The report covers the year ended 31 December 2019, but includes comment on performance since then.
It states: "Driven by the market impact of COVID-19 in 2020, a sales increase ahead of plan was seen in the second quarter of the year."
The company goes on to claim that despite a 'dynamic' market, it believes it is well-placed to maintain competitiveness and relevance, with sister brands Aunt Bessie's and Goodfella's now integrated having been acquired by parent firm Nomad Foods Group.
Birds Eye said it had acquired the business and assets of Aunt Bessie's Limited, a wholly-owned fellow subsidiary of Nomad Foods, for £47.8m on 2 November 2019. That included the Aunt Bessie's factory in Hull. All Aunt Bessie's employees also transferred over to Birds Eye.
'Relevant and competitive'
"The macro environmental view for the second half of the year is that the market will be dynamic, however with a now fully integrated business, communication of the quality of our products, continued strengthening of the brand through media investment, and focus on balancing the needs of the consumer, customer and company, the company will be able to remain relevant and competitive," it states in its annual report.
Referencing the pandemic, Birds Eye said it sourced some of its fish and spices from China and it had been sourcing alternative supplies where its supply chain had been disrupted.
Birds Eye reported its third consecutive year of growth in 2019, before the coronavirus pandemic hit, helped by the successful launches of its Chicken Shop brand in 2018 and meat substitute range Green Cuisine in 2019.
The company reported revenue up from £430.9m in 2018 to £486.1m last year. Operating profit increased from £10.9m to £12.3m.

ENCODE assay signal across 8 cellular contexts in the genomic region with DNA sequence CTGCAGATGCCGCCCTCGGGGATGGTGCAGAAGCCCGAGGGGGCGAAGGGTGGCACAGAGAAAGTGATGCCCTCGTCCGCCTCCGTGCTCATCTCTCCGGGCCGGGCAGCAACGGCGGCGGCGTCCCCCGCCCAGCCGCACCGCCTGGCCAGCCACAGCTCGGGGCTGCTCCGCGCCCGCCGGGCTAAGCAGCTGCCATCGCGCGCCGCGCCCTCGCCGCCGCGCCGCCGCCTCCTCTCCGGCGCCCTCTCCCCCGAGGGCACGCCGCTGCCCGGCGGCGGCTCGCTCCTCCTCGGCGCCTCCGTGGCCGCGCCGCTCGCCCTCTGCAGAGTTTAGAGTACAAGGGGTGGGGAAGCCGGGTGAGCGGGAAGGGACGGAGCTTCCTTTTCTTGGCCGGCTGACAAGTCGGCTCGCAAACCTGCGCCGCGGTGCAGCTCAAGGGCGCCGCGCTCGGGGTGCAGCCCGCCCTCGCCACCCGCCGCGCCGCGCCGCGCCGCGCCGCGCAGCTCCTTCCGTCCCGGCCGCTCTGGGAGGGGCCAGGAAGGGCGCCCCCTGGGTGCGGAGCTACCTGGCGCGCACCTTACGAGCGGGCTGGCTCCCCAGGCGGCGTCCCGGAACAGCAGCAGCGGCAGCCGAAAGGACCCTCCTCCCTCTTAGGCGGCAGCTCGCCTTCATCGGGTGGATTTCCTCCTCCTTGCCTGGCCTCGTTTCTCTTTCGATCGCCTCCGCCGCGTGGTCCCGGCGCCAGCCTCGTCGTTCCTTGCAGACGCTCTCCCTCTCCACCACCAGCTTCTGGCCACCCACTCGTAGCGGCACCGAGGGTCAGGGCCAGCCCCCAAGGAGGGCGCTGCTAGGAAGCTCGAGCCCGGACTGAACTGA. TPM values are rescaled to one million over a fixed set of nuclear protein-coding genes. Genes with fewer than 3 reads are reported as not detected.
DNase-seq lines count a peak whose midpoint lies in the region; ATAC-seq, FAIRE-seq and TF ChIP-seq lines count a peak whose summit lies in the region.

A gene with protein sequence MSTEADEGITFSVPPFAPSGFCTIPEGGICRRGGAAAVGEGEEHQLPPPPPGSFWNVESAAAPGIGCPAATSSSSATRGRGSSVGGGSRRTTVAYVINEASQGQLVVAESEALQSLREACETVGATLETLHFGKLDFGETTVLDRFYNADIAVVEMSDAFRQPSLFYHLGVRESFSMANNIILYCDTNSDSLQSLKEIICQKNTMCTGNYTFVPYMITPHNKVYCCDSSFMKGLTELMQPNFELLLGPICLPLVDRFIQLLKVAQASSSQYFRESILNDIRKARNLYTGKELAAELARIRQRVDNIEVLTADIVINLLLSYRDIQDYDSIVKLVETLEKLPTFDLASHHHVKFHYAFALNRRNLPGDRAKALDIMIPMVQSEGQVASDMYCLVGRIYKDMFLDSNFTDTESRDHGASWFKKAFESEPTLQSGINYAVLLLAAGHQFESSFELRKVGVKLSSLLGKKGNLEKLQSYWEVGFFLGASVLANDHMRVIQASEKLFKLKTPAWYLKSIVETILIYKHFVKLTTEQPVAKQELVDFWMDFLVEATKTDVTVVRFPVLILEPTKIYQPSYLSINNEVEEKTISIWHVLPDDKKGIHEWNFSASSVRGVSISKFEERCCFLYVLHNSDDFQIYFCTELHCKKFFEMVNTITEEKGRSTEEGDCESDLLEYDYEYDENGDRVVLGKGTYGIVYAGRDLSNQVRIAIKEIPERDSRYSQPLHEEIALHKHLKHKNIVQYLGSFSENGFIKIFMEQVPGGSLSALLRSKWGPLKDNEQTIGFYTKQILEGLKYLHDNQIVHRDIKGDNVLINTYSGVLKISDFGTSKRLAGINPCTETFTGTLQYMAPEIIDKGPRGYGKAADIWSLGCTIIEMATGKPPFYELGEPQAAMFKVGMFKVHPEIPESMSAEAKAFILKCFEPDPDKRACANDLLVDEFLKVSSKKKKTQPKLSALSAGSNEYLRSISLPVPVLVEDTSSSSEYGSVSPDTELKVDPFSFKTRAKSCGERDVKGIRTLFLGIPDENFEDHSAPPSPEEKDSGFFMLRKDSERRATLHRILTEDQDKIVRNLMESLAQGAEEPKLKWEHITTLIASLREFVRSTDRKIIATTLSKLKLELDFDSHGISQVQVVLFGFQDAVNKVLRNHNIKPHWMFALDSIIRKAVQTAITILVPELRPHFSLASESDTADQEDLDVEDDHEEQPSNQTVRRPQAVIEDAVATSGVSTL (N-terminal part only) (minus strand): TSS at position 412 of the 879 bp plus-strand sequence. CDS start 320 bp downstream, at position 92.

Performance of entire frozen food market
Statistics released by Kantar and the British Frozen Food Federation (BFFF) on 30 September indicated sales of frozen food had increased by £221m in the three months to 6 September.
The growth in sales followed an increase of £285m in the previous 12-week period from the end of March to 14 June, indicating that the popularity of frozen food had continued despite the easing of lockdown restrictions.
Over the 52 weeks to 6 September the frozen category had added £617m in sales value and 175 tonnes in volume, reaching a total of £6.9bn.
'Above grocery, fresh and chilled'
Commenting on the figures, Richard Harrow, BFFF chief executive said: “The performance of the frozen category remains very positive with continued growth ahead of total grocery. In all three sets of 12-week data supplied by Kantar this year, frozen value performance has been above both grocery and fresh and chilled in percentage terms.
“Not unexpectedly the latest figures reveal a slight decline in the massive sales growth in value and volume reported at the end of June. This is the result of shoppers adjusting their shopping habits as a result of an easing of lockdown restrictions.”
However, he added: “We know that since mid-March, more consumers than ever have been shopping in the frozen aisle. This is hardly surprising, given the long shelf-life, reduced food waste, value for money and variety of food on offer there. These latest figures indicate this may be a long-term trend.”